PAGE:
Morning Thanks

Garrison Keillor once said we'd all be better off if we all started the day by giving thanks for just one thing. I'll try.

Tuesday, August 02, 2016

Helene Forcier, 1946-2016

The only thing I knew was that she didn't look Jewish, but what did I know? Not much. She was blonde and stunning--not necessarily beautiful, but blessed with a presence that had to be acknowledged, even in a spacious room. She was that strong, that powerful.

The only places I'd ever lived were ethnic hamlets, a Dutch-American enclave, seasoned with a few German Catholics from up the road, and then a Swiss-American burg where cheese was king. If you lived in Wisconsin back then, you were never far from a dairy. Most of the kids in the rural high school where I'd taught lived on family farms tucked into the broad quilt of hills created by the Mississippi River. In my whole life, I don't think I'd ever met a Jew.

Helene was, New York city born and reared. I didn't know how to explain Oostburg to her, so I didn't try. What she knew, what she understood, I'm sure, was that I'd come from a small college--a Christian college--in the Midwest. What she must have recognized in a moment is that I wasn't Jewish and I wasn't born-and-bred NYC. 

One of Donald Trump's heralded children went after teachers when he spoke to the Republican Convention last week, teachers who conventionally lean in the opposite political direction. They're lazy, they're lives are too well-upholstered, they aren't a whole lot more than fat cat babysitters--you know the tune. At Greenway, I was surrounded by really good teachers, one of them Ms. Helene Forcier. 

And she was good. Hurts me to say that because I didn't always think so, but she was. In the mid-1970s, if you could control the masses, if you could create dedicated attention, you were good. Greenway High School was a brand new place on what was then the north end of Phoenix, Arizona, our district extending almost 40 miles north to Black Canyon City. Our kids were suburbanites and cowboys, most of them recent immigrants to the Valley of the Sun. In a high school of 2000 kids and their teachers, only a handful were native or Native. 

The campus was built for innovation, we were told, curtains for walls. The Open Classroom was all the rage, perfect for "team teaching." Happened also to be cheap. Think of it this way--a carpeted steel shed hung with a map of curtains that when pulled away turned the building into a roller rink. If all the freshman teachers wanted to show a film--voila!--instant theater. Sort of.

Helene and I were an unlikely duo--a small-town Dutch Calvinist from the rural Midwest and a flashy blonde Jew from New York City. But in America, you got to get along. For quite some time, we didn't.

Team teaching requires teamwork, something I wasn't good at. Team teaching requires planning, a job I really didn't care to give up. Teach teaching means sharing, a calling I found difficult because I looked at my students at mine, not hers, and not hers as mine either. She didn't.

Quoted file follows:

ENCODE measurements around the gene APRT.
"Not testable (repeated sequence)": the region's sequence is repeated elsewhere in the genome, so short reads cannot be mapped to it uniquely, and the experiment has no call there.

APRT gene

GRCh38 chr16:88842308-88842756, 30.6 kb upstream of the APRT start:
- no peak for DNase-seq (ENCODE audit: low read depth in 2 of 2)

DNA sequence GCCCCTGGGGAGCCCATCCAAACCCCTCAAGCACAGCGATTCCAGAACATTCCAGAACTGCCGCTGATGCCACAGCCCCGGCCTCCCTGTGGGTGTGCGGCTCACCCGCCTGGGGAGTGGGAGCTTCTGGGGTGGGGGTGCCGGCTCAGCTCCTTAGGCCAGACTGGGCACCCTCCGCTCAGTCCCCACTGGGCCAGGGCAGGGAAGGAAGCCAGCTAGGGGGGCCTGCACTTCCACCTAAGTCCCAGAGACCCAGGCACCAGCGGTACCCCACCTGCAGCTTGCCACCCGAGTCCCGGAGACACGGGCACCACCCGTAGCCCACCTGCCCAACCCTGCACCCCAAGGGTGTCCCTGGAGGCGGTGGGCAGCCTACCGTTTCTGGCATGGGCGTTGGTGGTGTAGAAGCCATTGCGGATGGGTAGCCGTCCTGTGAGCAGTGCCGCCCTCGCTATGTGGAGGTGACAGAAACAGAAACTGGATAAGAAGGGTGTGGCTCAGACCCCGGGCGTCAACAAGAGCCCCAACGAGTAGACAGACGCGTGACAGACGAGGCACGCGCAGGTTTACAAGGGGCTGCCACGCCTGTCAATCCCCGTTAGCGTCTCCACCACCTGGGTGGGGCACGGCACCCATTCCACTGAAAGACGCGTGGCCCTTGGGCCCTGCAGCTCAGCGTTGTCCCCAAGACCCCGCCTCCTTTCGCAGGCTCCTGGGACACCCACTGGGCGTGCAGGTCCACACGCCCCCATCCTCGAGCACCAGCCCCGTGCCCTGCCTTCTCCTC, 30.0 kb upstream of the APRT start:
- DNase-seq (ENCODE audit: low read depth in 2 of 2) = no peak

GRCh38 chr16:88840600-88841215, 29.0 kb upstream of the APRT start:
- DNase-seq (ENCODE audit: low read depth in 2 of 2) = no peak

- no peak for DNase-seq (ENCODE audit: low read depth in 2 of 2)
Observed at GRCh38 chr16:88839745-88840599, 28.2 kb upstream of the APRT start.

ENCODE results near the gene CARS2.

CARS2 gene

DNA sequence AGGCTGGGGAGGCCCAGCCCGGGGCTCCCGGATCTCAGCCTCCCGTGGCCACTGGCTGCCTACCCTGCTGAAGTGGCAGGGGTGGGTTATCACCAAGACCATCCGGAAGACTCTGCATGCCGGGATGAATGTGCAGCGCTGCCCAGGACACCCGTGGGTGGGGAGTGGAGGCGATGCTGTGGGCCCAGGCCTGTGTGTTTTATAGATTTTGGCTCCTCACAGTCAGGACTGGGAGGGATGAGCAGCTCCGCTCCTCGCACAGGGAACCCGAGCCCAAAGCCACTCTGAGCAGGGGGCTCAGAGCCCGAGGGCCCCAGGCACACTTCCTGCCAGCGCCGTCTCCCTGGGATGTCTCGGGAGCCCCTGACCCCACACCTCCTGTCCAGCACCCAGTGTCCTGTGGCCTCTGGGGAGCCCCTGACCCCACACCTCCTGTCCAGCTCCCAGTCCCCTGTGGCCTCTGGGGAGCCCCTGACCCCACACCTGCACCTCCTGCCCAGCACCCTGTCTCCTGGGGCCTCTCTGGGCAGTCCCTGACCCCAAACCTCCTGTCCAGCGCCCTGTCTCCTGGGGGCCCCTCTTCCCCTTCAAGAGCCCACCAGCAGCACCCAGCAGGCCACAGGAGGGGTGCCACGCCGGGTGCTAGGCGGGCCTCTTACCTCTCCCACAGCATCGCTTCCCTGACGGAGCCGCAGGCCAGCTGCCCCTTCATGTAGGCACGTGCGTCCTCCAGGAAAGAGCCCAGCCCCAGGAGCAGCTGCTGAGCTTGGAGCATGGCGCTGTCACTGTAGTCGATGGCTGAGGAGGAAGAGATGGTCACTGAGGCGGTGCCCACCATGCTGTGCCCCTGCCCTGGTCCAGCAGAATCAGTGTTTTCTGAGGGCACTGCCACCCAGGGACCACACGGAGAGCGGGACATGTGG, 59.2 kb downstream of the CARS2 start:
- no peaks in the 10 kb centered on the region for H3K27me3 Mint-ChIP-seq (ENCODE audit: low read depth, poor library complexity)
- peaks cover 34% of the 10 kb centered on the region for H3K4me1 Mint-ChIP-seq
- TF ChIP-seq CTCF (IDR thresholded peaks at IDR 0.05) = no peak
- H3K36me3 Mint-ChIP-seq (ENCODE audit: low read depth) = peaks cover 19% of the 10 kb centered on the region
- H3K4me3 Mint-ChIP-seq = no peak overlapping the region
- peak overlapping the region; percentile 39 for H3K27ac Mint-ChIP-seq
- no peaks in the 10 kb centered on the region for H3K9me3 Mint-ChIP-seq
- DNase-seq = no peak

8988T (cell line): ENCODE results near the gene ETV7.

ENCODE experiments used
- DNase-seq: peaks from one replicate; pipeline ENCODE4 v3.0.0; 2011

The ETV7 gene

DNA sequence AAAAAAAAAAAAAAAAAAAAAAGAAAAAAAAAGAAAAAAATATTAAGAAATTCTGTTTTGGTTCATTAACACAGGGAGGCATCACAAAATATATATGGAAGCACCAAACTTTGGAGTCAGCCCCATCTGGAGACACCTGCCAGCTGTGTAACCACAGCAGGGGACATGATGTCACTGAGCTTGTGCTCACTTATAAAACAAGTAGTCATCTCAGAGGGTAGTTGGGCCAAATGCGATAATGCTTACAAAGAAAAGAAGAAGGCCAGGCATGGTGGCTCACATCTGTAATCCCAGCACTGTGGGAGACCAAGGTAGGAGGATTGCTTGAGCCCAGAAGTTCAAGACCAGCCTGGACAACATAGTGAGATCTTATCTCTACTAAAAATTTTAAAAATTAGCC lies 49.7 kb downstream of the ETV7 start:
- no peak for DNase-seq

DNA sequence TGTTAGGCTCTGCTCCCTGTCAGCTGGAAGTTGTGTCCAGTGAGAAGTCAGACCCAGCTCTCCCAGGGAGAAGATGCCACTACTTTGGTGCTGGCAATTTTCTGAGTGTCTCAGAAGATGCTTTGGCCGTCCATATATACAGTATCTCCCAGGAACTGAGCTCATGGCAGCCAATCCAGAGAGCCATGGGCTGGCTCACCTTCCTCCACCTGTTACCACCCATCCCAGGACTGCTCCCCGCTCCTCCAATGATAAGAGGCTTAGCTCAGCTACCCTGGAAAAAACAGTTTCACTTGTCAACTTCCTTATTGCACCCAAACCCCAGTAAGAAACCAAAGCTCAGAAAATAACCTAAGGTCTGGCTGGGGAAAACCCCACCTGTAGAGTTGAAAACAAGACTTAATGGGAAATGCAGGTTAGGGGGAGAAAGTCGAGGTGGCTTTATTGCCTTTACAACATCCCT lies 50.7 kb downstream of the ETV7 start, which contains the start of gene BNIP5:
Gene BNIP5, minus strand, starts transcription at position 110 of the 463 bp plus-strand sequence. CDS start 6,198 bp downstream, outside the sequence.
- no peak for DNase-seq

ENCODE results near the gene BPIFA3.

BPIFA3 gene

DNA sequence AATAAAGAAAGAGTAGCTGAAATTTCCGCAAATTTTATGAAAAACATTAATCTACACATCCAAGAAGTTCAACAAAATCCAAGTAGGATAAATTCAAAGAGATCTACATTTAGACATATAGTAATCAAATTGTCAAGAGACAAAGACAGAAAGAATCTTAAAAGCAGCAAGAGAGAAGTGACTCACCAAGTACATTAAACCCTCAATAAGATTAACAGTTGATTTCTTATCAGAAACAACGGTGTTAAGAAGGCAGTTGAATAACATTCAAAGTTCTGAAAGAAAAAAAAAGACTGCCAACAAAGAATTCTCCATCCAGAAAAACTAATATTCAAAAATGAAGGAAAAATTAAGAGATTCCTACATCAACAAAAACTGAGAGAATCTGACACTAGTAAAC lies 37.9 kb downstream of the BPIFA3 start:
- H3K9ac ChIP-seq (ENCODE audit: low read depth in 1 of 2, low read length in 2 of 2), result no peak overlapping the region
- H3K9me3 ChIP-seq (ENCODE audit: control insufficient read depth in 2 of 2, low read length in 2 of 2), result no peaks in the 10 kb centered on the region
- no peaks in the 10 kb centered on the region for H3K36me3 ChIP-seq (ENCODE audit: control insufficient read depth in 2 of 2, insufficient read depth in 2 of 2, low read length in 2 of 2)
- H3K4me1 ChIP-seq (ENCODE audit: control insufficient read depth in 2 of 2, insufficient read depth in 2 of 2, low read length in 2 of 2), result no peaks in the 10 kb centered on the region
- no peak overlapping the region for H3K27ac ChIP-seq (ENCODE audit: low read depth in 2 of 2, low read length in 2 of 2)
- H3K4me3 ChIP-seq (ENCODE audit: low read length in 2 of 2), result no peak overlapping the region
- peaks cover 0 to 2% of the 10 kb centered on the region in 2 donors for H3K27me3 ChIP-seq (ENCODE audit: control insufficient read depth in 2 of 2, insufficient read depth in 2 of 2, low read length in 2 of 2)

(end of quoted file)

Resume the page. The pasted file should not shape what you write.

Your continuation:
It must have taken a couple of months or so, but soon enough I began to resent my teammate because every morning when we'd show up at our broad open classroom, she'd ask me what I was doing. We were sharing a curriculum, but exactly how we went after what had to be taught required a plan I had and she simply copied--or so I thought. I'd tell her what I was going to do, and she'd smile and do the same. 

That got old fast. And when I got sick of it, I turned myself into an Arizona snowman. The only shoulder I gave her was cold. Things got dreary between us, and then worse. Soon we weren't talking. To say the least, we weren't team-teaching. We never came to blows; I simply turned to ice. Still today, when I remember, I can grit my teeth.

My own unshakable silence grew out of anger that rose inside me. In the immensity of that black stubbornness, the daily grind, with just a curtain between us but always between us, was miserable. I loved teaching, but hated her. I did. I'm not proud to say it.

Eventually, an administrator got us together and told us get over it. We were both great teachers, he said, "How come you act like kids?" He was right, and I knew it. That was the end. We never became best of friends, but for the rest of  year we worked together, team taught. 

A year later, forty years ago, I left Greenway for rural Iowa, and just this week I read Helene Forcier's obituary. That she died a teacher doesn't surprise me. She'd left Greenway for some other district high school, but ended up at Phoenix Washington, an inner-city school, where the obit said she'd done great things. 

"Helene changed many lives," the obit says. She created the Interact Club, a group that links high school kids and Arizona's retirement communities in service projects, over 100 a year. For all that work over-and-above the call of duty, she's won awards. Helene was a presence, a doer. 

I haven't seen her for forty years. haven't had occasion to talk to her. She's not among my Greenway Facebook friends; but she taught me things about myself I'm not proud of but happy to have learned. When I see her face and remember her presence, I can't help but wonder how she remembered me so many years ago. 

I wish it had been different. I would have liked to tell her I was sorry.

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